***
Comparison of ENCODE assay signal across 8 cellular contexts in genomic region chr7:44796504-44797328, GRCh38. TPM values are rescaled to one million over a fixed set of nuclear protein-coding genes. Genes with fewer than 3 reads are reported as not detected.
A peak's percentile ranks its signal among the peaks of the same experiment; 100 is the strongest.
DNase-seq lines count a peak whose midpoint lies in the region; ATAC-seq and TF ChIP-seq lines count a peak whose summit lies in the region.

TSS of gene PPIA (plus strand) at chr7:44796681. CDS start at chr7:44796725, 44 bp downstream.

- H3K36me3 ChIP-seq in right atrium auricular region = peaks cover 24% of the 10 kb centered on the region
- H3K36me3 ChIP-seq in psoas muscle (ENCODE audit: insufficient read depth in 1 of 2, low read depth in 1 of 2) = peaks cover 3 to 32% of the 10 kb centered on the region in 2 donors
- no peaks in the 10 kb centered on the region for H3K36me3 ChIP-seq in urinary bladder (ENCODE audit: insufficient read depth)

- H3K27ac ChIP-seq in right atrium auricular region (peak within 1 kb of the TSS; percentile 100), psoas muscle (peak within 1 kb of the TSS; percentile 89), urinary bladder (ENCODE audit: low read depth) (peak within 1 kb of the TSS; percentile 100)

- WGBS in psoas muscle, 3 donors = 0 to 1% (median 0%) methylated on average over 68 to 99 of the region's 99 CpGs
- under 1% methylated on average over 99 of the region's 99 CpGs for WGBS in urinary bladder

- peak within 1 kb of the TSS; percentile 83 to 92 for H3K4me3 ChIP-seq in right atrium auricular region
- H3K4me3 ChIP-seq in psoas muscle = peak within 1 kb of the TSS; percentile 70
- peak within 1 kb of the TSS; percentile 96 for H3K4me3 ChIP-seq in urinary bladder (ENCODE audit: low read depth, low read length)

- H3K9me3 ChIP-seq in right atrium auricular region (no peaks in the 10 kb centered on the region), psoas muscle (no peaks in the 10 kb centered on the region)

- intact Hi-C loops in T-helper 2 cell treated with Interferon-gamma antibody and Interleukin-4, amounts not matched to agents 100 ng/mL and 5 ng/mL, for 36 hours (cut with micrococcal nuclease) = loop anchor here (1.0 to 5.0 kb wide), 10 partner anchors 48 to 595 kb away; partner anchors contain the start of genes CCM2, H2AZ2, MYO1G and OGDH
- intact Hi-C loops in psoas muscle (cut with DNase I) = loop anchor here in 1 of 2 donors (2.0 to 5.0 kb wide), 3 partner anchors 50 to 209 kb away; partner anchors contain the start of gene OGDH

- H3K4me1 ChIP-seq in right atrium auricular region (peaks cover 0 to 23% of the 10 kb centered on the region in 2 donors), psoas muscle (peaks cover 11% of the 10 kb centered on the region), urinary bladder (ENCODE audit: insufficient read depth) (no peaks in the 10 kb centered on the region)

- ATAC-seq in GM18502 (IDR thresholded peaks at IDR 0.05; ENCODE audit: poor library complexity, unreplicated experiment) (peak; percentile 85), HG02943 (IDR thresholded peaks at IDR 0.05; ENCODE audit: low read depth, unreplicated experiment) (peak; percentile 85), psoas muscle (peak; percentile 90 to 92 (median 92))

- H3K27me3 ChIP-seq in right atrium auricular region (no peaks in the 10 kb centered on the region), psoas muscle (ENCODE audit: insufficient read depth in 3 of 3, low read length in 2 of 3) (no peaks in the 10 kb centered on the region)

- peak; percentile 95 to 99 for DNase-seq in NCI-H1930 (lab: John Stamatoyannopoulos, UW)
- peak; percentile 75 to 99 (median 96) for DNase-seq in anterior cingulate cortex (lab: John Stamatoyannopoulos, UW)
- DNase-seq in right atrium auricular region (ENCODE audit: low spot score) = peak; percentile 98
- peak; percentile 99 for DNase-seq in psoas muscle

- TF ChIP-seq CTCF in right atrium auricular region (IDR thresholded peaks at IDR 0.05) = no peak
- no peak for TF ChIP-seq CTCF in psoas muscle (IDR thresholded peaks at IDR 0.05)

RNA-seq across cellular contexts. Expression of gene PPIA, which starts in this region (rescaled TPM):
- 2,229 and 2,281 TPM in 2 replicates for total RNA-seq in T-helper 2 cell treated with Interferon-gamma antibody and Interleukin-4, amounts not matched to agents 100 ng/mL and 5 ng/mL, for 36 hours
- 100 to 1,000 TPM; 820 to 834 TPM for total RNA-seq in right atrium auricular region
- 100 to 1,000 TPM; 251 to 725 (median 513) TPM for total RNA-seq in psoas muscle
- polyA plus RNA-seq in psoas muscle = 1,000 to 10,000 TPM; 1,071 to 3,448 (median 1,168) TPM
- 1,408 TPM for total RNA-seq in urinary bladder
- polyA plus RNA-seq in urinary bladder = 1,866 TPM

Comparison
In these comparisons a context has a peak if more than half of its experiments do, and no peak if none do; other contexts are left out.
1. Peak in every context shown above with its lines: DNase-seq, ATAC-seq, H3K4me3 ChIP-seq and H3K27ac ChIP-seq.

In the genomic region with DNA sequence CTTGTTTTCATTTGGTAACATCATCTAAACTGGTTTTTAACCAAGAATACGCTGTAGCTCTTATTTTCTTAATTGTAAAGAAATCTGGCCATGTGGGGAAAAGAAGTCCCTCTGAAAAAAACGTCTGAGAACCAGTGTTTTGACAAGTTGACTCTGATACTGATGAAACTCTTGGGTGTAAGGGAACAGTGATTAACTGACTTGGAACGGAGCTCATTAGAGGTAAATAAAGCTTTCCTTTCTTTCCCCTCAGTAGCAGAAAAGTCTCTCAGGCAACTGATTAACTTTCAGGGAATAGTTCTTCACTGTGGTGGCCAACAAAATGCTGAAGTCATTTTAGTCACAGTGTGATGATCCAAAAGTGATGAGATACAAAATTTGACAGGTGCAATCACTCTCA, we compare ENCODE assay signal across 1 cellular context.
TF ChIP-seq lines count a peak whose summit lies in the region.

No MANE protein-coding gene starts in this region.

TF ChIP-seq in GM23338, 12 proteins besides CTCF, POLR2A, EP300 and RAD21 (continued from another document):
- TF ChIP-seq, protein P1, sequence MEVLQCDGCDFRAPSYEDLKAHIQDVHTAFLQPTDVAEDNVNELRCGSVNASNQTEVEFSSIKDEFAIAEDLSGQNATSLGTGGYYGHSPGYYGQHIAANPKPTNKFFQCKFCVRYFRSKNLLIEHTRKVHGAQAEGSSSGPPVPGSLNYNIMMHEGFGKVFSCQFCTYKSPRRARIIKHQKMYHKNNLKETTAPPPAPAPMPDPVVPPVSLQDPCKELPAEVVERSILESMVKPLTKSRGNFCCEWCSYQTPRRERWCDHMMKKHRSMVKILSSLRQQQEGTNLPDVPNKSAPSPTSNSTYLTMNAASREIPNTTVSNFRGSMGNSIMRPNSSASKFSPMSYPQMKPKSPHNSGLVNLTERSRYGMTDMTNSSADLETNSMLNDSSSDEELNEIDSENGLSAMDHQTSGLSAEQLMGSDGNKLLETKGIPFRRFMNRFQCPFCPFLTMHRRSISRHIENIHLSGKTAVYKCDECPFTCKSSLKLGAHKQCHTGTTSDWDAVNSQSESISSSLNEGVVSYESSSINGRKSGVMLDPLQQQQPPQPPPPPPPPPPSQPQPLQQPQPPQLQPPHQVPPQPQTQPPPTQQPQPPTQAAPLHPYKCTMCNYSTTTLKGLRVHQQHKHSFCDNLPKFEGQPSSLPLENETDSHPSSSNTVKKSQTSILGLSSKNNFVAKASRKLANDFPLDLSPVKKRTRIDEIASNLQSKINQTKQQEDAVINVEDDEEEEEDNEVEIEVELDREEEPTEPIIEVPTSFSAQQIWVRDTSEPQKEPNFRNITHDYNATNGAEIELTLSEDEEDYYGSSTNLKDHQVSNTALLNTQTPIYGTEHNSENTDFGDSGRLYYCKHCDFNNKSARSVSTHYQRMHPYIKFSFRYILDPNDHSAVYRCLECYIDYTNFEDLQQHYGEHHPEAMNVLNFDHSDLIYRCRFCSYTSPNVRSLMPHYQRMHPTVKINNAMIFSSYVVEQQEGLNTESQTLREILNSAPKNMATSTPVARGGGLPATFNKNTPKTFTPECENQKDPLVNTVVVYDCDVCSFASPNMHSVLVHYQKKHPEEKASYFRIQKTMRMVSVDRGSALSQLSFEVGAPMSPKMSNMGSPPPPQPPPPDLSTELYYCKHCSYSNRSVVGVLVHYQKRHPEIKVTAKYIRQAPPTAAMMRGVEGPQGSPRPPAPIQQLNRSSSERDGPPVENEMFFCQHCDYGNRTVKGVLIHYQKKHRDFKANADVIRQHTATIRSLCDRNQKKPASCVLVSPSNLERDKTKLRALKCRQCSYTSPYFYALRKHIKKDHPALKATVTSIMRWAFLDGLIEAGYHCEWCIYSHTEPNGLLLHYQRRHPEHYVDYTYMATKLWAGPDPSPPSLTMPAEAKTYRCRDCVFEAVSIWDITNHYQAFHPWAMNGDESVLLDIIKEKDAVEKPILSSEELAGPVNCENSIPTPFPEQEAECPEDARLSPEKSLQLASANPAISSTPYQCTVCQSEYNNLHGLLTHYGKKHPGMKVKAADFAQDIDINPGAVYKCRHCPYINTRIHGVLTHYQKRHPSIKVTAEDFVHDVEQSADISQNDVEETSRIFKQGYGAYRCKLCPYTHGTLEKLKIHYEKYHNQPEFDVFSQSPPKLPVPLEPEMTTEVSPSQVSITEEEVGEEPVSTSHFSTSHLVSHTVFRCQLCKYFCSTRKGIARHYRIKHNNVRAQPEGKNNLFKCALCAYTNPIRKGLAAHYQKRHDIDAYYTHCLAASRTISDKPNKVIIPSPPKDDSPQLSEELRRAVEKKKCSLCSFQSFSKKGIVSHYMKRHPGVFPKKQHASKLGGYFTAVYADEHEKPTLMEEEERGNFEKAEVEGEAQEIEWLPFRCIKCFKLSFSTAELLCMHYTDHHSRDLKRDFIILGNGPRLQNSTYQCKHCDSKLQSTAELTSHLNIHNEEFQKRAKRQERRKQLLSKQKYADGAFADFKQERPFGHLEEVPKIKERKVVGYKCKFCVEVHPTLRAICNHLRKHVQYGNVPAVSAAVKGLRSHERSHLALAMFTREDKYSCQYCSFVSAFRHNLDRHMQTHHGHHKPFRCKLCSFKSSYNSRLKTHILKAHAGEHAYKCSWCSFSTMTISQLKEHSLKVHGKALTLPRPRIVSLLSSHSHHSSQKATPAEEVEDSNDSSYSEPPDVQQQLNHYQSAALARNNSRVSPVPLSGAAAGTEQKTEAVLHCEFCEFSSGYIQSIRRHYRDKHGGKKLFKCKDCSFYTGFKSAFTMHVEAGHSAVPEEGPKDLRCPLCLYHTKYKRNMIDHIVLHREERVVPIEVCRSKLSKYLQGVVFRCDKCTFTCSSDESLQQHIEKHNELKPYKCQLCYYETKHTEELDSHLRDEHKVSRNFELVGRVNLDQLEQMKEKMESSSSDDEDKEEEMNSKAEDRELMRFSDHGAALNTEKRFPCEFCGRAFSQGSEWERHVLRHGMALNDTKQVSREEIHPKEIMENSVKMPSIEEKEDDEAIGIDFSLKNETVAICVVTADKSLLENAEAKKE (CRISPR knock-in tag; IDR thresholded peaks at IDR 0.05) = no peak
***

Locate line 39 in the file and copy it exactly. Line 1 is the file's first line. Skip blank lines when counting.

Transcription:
TF ChIP-seq in GM23338, 12 proteins besides CTCF, POLR2A, EP300 and RAD21 (continued from another document):